Resiliency in the face of tragedy

No day shall erase you from the memory of time.  -Virgil

At 36-feet high, the Last Column is a 58-ton beam that was part of the core structure of the South Tower and is covered with mementos, memorial inscriptions and missing posters.

It started like a typical late summer day at work, with the exception of the unusual clarity of the sky and the brilliance of the blue.

I was passing the residents’ lounge in Clara Ford Pavilion where two doctors were intensely absorbing the television report. A plane had been reported to have crashed into the World Trade Center.

Having traveled to LaGuardia the month before, I was trying to remember our flight trajectory during landing and contemplating how an aircraft could have gone so far off course.

We watched in horror as another plane flew into the second tower, making clear this wasn’t a navigational or mechanical failure, but a deliberate act of terror, an intentional act of mass murder.

Our country and the world were forever changed on that day, the day we all became New Yorkers.

This blog is not about the horrific losses felt to this day nor the spinning extremes of subsequent events.

I had not returned to this area of Manhattan until last weekend. My wife and I spent Saturday, ascending the Freedom Tower, viewing the memorial and the 9/11 Memorial & Museum, and walking around the magnificently rebuilt site.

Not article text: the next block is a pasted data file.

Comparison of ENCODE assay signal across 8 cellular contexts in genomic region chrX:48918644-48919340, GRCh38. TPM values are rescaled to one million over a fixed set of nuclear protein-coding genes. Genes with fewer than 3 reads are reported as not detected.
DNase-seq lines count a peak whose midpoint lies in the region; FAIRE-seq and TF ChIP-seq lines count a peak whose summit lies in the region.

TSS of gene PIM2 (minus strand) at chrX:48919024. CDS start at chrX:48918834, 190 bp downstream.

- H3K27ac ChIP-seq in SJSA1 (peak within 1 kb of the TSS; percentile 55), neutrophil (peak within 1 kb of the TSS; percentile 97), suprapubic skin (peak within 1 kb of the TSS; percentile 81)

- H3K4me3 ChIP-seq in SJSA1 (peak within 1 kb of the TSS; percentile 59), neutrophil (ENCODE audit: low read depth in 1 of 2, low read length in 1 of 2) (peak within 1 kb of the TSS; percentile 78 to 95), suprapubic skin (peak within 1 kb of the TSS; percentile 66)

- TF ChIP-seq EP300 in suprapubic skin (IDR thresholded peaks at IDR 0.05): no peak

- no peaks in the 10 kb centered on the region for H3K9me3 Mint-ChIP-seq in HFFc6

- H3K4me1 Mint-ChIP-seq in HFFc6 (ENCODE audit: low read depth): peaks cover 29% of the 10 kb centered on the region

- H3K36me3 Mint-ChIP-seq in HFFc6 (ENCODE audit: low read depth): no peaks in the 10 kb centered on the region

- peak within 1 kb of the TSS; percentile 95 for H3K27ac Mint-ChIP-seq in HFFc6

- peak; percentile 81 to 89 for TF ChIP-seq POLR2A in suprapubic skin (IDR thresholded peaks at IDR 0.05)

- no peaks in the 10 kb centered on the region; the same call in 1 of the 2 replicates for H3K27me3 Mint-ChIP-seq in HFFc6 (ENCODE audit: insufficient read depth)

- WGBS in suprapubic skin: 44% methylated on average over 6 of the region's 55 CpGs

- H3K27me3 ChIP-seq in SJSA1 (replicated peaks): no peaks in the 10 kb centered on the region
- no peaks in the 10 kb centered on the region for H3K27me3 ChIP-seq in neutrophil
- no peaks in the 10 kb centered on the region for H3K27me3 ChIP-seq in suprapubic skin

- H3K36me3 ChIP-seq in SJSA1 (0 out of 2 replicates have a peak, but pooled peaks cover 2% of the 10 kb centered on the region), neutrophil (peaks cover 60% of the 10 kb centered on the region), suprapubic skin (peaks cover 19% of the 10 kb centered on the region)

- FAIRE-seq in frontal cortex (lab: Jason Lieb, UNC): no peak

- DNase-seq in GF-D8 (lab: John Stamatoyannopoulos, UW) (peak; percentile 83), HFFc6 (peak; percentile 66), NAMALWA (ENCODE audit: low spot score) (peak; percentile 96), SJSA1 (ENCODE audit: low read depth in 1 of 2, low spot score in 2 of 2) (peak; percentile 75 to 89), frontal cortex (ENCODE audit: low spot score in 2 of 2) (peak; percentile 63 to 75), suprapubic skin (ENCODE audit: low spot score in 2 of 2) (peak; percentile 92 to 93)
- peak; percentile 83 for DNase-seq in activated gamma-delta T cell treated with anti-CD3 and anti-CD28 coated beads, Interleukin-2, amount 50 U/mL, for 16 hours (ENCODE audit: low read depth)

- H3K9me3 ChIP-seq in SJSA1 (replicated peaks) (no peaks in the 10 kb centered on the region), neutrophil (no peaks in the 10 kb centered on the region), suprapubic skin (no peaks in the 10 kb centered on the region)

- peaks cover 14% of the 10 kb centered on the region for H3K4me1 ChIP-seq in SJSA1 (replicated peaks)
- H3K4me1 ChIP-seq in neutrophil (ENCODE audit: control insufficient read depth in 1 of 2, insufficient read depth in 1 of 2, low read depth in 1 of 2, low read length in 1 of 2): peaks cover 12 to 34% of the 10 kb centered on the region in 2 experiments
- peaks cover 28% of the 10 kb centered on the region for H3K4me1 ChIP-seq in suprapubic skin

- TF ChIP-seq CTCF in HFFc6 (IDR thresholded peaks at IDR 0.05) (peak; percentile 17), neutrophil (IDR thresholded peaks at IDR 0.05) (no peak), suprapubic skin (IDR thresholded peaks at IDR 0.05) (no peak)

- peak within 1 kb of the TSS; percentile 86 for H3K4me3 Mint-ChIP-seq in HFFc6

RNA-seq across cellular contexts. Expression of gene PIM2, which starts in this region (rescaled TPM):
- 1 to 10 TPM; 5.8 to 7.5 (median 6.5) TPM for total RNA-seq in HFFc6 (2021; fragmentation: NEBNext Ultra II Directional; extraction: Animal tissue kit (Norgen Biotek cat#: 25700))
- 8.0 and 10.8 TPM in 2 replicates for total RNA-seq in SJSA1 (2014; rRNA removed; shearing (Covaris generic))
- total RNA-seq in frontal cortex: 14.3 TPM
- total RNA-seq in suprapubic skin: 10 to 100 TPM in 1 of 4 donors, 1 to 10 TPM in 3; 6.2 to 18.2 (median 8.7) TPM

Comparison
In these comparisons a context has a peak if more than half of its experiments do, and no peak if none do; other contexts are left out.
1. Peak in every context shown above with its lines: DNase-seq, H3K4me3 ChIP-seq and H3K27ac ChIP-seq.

Sobering, humbling, inspiring.

This blog is about the resiliency of our people, the human spirit to overcome even the most profound tragedies, the persistence to create anew out of the ashes. The ability to overcome the insurmountable and carry on. Plainly, toughness.

We have some familiarity with resiliency. In our patients, our employees, our City. And a shining example of the power of this is in Downtown Manhattan.

I have to say that I had never felt at peace with what happened that September day over 16 years ago. Perhaps the discomfort of witnessing this from a far and continuing to have a sense of grief and anger.

But on this cold rainy day in February, my sense of awe and admiration for my fellow man has replaced those negative thoughts, never to be replaced from the memory of time.

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2 thoughts on “Resiliency in the face of tragedy

  1. I took my 15 year-old son to NYC for the first time last year. We spent a lot of time at the Memorial and surrounding areas. I can only describe it as haunting. The visitors hardly spoke; it was eerily quiet, outside of the various recordings playing overhead. A very real and jarring presentation of the horror the city and nation endured that day and the strength developed to overcome.

  2. I remember standing with you and several residents on this day. I remember the shock we all expressed, the horror. I remember someone said that it would change the way the we would travel and the way the population of this world travels.

    I remember the days after and the silence overhead as NO planes flew over my house (I live near the airport and some days it’s loud!). I remember the first few planes that did fly out and when they were on “odd” flight patterns, I was thinking that I should call authorities.

    I remember…..

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